What is the relationship between beauty and exploitation?

Photograph of Walter Benjamin

[I]n every case...[cultural] treasures have a lineage which [we] cannot contemplate without horror. They owe their existence not only to the efforts of the great geniuses who created them, but also to the anonymous toil of others who lived in the same period. There is no document of culture which is not at the same time a document of barbarism.

Walter Benjamin, "On the Concept of History," in Selected Writings, Vol. 4: 1930-1940

recreation of early modern sugar subtleties
Replica of early modern subtleties, made of sugar.
Domino Sugar factory with Kara Walker title

a Subtlety

or the Marvelous Sugar Baby

An homage to the unpaid and overworked artisans who have refined our sweet tastes from the cane fields to the kitchens of the New World on the occasion of the demolition of the Domino Sugar refining plant.

photograph of part of Kara Walker's A Subtlety, depicting female sugar sphinx and molasses children
Kara Walker, A Subtlety, or the Marvelous Sugar Baby. Installation at the Domino Sugar Factory, Williamsburg, Brooklyn, 2014.
photograph of part of Kara Walker's A Subtlety, depicting female sugar sphinx, side view
Kara Walker, A Subtlety, or the Marvelous Sugar Baby. Installation at the Domino Sugar Factory, Williamsburg, Brooklyn, 2014. Side view.
photograph of part of Kara Walker's A Subtlety, depicting one of fifteen sugar babies
Kara Walker, A Subtlety, or the Marvelous Sugar Baby. Installation at the Domino Sugar Factory, Williamsburg, Brooklyn, 2014. One of fifteen sugar babies.
photograph of part of Kara Walker's A Subtlety, depicting female sugar sphinx and molasses children
Kara Walker, A Subtlety, or the Marvelous Sugar Baby. Installation at the Domino Sugar Factory, Williamsburg, Brooklyn, 2014.
photograph of part of Kara Walker's A Subtlety, depicting female sugar sphinx and molasses childrenMammy piggy bank, cast iron
Kara Walker's A Subtlety sphinx; cast iron Mammy bank c. 1900.

Content note: the next slide depicts people pretending to violate the sphinx's body. You may wish to look away.

visitor to A Subtlety pretending to violate the Sphinx's bodyvisitor to A Subtlety pretending to violate the Sphinx's body
Visitors to A Subtlety pretending to touch the sphinx sexually.

“I put a giant 10-foot vagina in the world and people respond to giant 10-foot vaginas in the way that they do. It's not unexpected. ... [H]uman behavior is so mucky and violent and messed-up and inappropriate. And I think my work draws on that.”

 

Kara Walker, interview with Carolina Miranda, Los Angeles Times, 13 October 2014.

Cane

by Jean Toomer, 1923

Thinking Literature 1 | Week 11 | Natalia Cecire

n.cecire@sussex.ac.uk | @ncecire

photograph of Jean Toomer
Jean Toomer
Historical contexts:
  1. Jim Crow laws
  2. lynching
  3. the Great Migration
  4. the Harlem Renaissance (or New Negro Renaissance)
  5. modernism
1861-1865: American Civil War
 
1865: Reconstruction begins. New rights extended to Southern black Americans enforced by Yankee occupation of the South and supported by the Freedmen's Bureau.
 
Late 1860s: Freedmen's Bureau starved of funding, rise of Ku Klux Klan (in the south and north).
In addition to African Americans, the KKK also targets Catholics, Jews, and Asians.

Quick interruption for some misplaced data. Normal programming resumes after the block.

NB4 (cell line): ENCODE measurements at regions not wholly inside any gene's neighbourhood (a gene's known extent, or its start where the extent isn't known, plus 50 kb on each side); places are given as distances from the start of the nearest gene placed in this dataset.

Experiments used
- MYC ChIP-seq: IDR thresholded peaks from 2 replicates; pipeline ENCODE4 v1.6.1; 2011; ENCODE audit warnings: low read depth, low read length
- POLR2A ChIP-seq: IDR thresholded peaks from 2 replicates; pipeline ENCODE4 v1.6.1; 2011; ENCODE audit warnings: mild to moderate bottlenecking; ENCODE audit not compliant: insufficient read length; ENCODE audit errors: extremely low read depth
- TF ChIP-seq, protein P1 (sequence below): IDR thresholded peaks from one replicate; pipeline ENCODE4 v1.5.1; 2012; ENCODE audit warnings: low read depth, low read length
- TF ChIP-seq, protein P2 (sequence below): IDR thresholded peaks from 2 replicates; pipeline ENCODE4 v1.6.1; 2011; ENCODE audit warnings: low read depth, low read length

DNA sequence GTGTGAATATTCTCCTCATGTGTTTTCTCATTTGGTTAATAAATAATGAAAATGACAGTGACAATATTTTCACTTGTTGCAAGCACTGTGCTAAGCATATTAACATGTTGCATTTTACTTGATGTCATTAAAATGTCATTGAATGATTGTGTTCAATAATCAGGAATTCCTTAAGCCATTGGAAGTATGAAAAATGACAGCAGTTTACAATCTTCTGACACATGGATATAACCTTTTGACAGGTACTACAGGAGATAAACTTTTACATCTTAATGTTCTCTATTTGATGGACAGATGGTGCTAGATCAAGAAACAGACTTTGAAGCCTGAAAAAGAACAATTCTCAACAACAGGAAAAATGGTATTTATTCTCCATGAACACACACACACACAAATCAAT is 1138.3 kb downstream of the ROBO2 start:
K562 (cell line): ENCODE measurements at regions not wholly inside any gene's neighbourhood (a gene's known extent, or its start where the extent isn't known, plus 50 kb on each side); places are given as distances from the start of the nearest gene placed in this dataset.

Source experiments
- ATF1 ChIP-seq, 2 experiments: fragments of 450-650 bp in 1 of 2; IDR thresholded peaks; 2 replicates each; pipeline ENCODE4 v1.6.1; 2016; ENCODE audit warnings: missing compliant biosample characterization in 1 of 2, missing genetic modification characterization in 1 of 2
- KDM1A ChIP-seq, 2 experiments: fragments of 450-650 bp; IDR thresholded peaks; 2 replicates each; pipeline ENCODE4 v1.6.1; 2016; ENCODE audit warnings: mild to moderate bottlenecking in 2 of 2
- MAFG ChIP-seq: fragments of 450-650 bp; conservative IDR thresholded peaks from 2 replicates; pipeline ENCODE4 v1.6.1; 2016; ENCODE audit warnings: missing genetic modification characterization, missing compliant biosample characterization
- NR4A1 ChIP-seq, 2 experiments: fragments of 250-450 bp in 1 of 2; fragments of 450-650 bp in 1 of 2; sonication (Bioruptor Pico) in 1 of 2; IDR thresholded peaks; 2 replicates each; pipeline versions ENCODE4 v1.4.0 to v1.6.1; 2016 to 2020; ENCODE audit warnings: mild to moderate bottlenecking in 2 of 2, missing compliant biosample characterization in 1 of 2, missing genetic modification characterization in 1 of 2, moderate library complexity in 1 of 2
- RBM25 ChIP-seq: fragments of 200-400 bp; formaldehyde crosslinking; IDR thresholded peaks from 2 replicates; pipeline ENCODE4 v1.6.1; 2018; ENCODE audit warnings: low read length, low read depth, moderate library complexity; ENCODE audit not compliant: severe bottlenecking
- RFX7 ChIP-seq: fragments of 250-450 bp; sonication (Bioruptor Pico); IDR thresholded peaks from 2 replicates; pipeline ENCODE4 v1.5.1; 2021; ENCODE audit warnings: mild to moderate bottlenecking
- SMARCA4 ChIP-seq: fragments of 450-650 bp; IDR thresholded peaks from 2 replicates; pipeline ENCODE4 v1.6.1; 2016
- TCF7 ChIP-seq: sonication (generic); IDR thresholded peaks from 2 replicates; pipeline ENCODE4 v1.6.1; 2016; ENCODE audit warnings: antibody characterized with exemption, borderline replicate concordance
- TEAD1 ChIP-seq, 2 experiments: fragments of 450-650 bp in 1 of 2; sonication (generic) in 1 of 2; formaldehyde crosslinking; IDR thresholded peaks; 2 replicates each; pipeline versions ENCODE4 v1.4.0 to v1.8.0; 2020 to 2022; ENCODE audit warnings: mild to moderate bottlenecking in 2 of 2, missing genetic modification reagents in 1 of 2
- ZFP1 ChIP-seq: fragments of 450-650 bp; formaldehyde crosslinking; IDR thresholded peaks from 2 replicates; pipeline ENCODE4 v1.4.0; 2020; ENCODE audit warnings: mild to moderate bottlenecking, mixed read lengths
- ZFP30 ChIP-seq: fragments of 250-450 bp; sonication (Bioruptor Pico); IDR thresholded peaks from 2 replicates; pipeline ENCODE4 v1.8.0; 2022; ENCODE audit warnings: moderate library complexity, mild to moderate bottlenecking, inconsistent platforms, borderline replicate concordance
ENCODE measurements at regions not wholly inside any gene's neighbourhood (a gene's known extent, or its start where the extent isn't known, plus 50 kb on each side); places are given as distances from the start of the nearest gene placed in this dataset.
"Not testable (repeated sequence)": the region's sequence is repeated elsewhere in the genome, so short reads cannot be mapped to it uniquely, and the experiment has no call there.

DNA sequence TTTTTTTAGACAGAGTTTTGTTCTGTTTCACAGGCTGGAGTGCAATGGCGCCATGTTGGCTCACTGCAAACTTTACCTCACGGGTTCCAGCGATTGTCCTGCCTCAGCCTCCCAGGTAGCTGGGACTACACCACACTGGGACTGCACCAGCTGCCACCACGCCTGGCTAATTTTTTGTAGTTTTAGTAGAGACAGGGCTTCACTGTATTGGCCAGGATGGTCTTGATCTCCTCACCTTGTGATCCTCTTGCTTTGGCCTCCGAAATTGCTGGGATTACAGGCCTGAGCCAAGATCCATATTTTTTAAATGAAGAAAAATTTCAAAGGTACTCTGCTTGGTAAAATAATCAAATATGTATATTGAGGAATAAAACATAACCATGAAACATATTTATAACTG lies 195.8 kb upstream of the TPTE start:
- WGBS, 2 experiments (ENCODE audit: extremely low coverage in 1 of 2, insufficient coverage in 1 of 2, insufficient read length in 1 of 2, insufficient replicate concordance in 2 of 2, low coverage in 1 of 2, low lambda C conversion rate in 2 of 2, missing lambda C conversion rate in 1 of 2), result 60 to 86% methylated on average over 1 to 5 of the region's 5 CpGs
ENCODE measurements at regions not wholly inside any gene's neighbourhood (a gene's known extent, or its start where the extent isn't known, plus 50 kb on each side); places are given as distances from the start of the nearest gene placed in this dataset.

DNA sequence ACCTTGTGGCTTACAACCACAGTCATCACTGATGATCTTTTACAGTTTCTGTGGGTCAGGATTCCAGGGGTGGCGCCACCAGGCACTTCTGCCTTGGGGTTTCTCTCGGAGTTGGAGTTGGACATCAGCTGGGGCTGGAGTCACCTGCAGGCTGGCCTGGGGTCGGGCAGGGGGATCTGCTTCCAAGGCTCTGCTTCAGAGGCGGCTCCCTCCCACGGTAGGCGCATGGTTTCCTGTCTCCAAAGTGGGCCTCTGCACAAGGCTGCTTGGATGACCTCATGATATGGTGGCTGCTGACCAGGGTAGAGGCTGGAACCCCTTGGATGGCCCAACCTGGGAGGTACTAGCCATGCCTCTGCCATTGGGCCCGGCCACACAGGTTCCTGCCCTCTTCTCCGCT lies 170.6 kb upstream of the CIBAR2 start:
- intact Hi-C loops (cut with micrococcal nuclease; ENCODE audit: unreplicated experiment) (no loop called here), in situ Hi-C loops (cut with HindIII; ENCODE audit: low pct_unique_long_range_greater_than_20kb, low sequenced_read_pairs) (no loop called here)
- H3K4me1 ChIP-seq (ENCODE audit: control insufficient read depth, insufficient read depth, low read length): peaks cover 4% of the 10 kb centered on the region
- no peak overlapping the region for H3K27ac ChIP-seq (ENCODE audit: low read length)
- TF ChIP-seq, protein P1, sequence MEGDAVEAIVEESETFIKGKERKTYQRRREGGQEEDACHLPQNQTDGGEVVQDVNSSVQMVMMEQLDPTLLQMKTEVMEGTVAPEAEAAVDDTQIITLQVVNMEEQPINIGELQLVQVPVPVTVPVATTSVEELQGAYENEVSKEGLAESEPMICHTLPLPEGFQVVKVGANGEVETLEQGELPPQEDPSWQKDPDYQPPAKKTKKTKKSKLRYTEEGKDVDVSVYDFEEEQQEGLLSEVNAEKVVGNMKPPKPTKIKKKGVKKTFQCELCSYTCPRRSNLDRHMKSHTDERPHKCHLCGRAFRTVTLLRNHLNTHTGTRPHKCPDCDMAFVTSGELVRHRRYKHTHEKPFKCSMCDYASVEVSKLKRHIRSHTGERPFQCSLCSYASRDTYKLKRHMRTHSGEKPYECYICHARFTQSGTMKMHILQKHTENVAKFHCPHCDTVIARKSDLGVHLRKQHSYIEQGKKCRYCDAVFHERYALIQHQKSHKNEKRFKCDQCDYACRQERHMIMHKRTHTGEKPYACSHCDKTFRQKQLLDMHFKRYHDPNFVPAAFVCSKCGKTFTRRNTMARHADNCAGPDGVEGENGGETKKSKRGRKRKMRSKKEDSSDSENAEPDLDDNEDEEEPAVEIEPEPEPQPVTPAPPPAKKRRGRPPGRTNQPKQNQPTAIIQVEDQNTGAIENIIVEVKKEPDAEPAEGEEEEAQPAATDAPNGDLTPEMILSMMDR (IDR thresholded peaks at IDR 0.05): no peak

1872: Congress fails to renew legislation for the Freedmen's Bureau, shutting it down. P. B. S. Pinchback, a free-born light-skinned African American and Jean Toomer's maternal grandfather, becomes Governor of Louisiana, the first black governor in the US (and, until Douglas Wilder's election in Virginia in 1990, the only one).
 
1877: Reconstruction ends; US Army withdraws from the South.
 
1882: The Chinese Exclusion Act nearly eliminates immigration from China.
 

The post-Reconstruction backlash:

  1. Jim Crow laws
  2. lynching

Portrait in Georgia

 

Hair—braided chestnut,
     coiled like a lyncher's rope,
Eyes—fagots,
Lips—old scars, or the first red blisters,
Breath—the last sweet scent of cane,
And her slim body, white as the ash
     of black flesh after flame.

Portrait in Georgia

 

Hair—braided chestnut,
     coiled like a lyncher's rope,
Eyes—fagots,
Lips—old scars, or the first red blisters,
Breath—the last sweet scent of cane,
And hér | slím bód|y, whíte | as the ásh |
     of bláck | flésh áf|ter fláme.

1890s: Rise of Jim Crow laws enforcing racial segregation, disenfranchisement of black voters, and other forms of racial discrimination. Journalist Ida B. Wells documents the rise of lynching, publishing Southern Horrors: Lynch Law in All Its Phases in 1892. Lynching reaches its highest annual numbers during the 1890s.
 
1894: Jean Toomer is born, and raised mostly among the Washington, D.C. black elite in the household of his grandfather, P. B. S. Pinchback.
 

map of the first Great Migration

1900: Beginnings of the first Great Migration of African Americans from the rural South to northern cities.
1900s: Jim Crow laws continue to increase.
Southern and eastern European immigration in large numbers.
 
1905: Robert S. Abbott founds the Chicago Defender, an influential African-American newspaper that spurred many southerners to migrate north.
 
1907: Peak of southern and eastern European immigration to the US.
photograph Harlem in 1924
Harlem in 1924. UNIA parade. The sign reads, "The New Negro has no fear."
cover of The Crisis magazine
1909: Wells, W. E. B. Du Bois, Mary White Ovington, and others found the National Association for the Advancement of Colored People (NAACP). Most southern black Americans are disenfranchised by Jim Crow laws at this point.
 
1910: Du Bois founds The Crisis, the magazine of the NAACP.
 

Left: Cover of the first issue of The Crisis, 1910.
Source: Modernist Journals Project.

cover of Broom